I'm not supposed to do this, but I do: every once in a while I take a vacation from the medicines I take to help stabilize my mental health. I don't think this is uncommon among those of us being treated for depression. Why would I do such a thing? The medicine I take works really well. I am much less irritable, profoundly less suspicious and paranoid, hardly neurotic at all, sleep more regularly, and live on a much more even keel when I take my medicine.
True. And, yet....the medicine renders me sexually impotent. When I take a vacation from the medicine, even though I don't have sex, I can feel potent for a few days. My groin stirs. It's a nice reminder of what used to be.
But, that's secondary. The two more important reasons I take medicine vacations have to do with my emotional life and with my dreams.
The downside of emotional evenness is emotional evenness. Often I'm not sure if I have a visceral response to life left in me. There are private parts of my life that really bother me when I'm not taking medicine. They don't bother me when I take medicine. Every once in a while I want to feel the anger or bitterness or outrage I feel unmediated. So, I go off my drugs for a week or so. Sometimes those negative feelings are there. Sometimes not.
If you take drugs for depression maybe you know what I mean when I say that I think it's very difficult to know what's real when taking such medicine. It's the metaphysics of depression. Is the madness of depression real? The feelings of self-loathing? The paranoia? The quick temper? The mood swings? When suffering from depression (or bi-polar disorder), free of medicine, I can stay out all night. A year ago I went to a late evening birthday party in Portland for a former student dying of cancer. Afterward, I drove to the Spirit Mountain Casino and played slot machines until about 4:30 a.m. While driving to the casino I was pulled over for speeding (and only given a warning). I didn't spend much money at the casino. I played low bets. But, I arrived home around 6:30 or so. The Deke was just getting up. She didn't know where I'd been. She found it eerie that I seemed normal, no signs of fatigue or sleep deprivation. I crashed for the day a little later. The Deke was very upset with me.
What was real that night? Where did the energy come from that gave me the strength to stay up all night? To drive safely home? To exercise financial restraint at the slot machines?
At that point I was only taking one medicine. This incident led to me being prescribed a second. The second medicine has settled me down, but I miss those occasional spins around the Indy Brickyard, living ecstatic, having that energy.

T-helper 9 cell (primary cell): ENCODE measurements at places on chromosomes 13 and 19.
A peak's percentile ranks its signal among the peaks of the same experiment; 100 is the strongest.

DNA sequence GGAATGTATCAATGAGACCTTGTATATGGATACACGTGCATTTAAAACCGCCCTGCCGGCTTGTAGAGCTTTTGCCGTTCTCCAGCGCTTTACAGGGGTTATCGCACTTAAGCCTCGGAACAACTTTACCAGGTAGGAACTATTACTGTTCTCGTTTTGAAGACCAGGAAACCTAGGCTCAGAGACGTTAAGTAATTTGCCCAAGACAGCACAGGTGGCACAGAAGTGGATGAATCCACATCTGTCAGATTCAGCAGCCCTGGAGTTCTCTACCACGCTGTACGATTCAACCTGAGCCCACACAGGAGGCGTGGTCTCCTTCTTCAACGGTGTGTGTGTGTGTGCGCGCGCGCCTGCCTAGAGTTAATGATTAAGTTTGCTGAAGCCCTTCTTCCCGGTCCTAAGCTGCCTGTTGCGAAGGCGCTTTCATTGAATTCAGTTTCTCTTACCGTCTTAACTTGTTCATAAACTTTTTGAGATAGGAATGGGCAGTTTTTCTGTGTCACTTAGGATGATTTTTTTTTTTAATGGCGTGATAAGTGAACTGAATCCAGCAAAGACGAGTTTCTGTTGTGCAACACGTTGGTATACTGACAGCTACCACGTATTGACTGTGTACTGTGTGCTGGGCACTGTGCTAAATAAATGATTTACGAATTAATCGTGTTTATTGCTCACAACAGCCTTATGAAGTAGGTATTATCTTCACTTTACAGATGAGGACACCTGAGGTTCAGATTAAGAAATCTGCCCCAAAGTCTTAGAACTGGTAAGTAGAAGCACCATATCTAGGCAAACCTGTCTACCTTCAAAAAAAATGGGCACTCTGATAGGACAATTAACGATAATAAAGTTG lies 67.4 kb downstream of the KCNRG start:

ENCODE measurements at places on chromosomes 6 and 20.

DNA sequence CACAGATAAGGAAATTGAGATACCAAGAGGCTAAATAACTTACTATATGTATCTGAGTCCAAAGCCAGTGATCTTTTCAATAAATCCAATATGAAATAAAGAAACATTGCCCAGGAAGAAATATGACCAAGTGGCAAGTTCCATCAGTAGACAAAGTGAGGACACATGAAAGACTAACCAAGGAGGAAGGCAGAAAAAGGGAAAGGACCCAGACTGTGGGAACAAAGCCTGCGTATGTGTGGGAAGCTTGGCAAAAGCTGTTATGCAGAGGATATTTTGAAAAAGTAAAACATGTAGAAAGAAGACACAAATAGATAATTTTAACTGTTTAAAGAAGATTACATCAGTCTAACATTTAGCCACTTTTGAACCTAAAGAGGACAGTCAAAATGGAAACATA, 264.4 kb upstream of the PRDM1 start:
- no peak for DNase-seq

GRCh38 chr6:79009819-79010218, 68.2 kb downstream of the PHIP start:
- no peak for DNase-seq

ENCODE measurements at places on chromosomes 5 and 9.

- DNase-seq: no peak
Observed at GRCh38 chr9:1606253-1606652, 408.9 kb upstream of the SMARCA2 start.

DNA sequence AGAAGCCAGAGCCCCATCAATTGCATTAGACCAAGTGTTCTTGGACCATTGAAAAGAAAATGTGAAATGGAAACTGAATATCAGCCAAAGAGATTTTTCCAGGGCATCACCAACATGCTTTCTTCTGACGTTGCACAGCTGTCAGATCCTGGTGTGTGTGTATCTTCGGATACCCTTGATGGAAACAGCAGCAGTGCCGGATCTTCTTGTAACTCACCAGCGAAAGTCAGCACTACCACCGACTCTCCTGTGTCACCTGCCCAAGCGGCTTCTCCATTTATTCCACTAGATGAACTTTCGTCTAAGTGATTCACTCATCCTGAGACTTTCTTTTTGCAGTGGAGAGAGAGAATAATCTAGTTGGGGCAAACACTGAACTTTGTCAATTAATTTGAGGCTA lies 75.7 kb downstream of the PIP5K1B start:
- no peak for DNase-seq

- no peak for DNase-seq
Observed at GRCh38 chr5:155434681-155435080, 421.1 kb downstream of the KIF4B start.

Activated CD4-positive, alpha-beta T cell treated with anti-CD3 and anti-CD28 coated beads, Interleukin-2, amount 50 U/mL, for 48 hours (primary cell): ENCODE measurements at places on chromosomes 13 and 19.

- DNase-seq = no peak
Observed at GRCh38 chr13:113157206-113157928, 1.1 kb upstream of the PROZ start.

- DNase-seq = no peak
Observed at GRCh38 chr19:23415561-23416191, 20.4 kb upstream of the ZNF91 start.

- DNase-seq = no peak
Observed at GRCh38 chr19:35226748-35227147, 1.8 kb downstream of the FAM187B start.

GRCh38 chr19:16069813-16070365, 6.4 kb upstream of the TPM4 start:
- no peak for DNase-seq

I don't mess with this manic part of my illness much. While I miss it, I know it's a dangerous indulgence and I leave it alone.
But, one thing I can count on when I take a medicine break is vivid dreams. It's amazing. I go off my medicines for a few days, or a week, and my dreams are long, they have plots, subplots, well-developed characters, and intriguing story lines. Often these dreams will take me back to places I wish I could be right now: England, for starters. But also Whitworth College. Two nights ago I dreamed of teaching at Whtworth again, working on the Core 150 team, teaching the Judeo Christian Tradition. It was amazing. We teachers on the Core 150 team had a luxury box we could rest and relax in while fellow teachers taught. I could have Snug, my English Springer Spaniel, with me. It felt wonderful being back at Whitworth, getting to know new faculty and working with some professors who were there when I taught there in 1982-84.
Last night I dreamed England was on the Oregon Coast. What a pleasure! I could drive an hour west and I was among lovely old structures, castles and cathedrals, and had tea houses and pubs nearby. The roads were narrow, hedge-lined; the distances between places was short. I played snooker, smoked cigarettes, enjoyed bacon, soft-boiled eggs, toast, and tea. I even defended the honor of my step-daughter, Molly. A drunken bloke was hitting on her and I picked him up and threw him out of the pub.
I took my medicine this morning. Dreams of basketball rematches with Coeur d'Alene, leaving the team at halftime, conducting seminars in Augustine, living within driving distance of England and other nighttime fancies will have to wait for another time.
I need to take my medicine for the good of our marriage and the good of my work. When I don't take my medicine, my long jags of sleeping and my mood swings cause confusion, especially at home. But, my Club Meds Vacation this past week was pretty good. I'll go back now to pedestrian dreams, emotional evenness, and behavioral predictability.
Then, in a couple months or so, I'll take another brief vacation and indulge a bit in being a psycho. It's like going home. I'm familiar with that guy.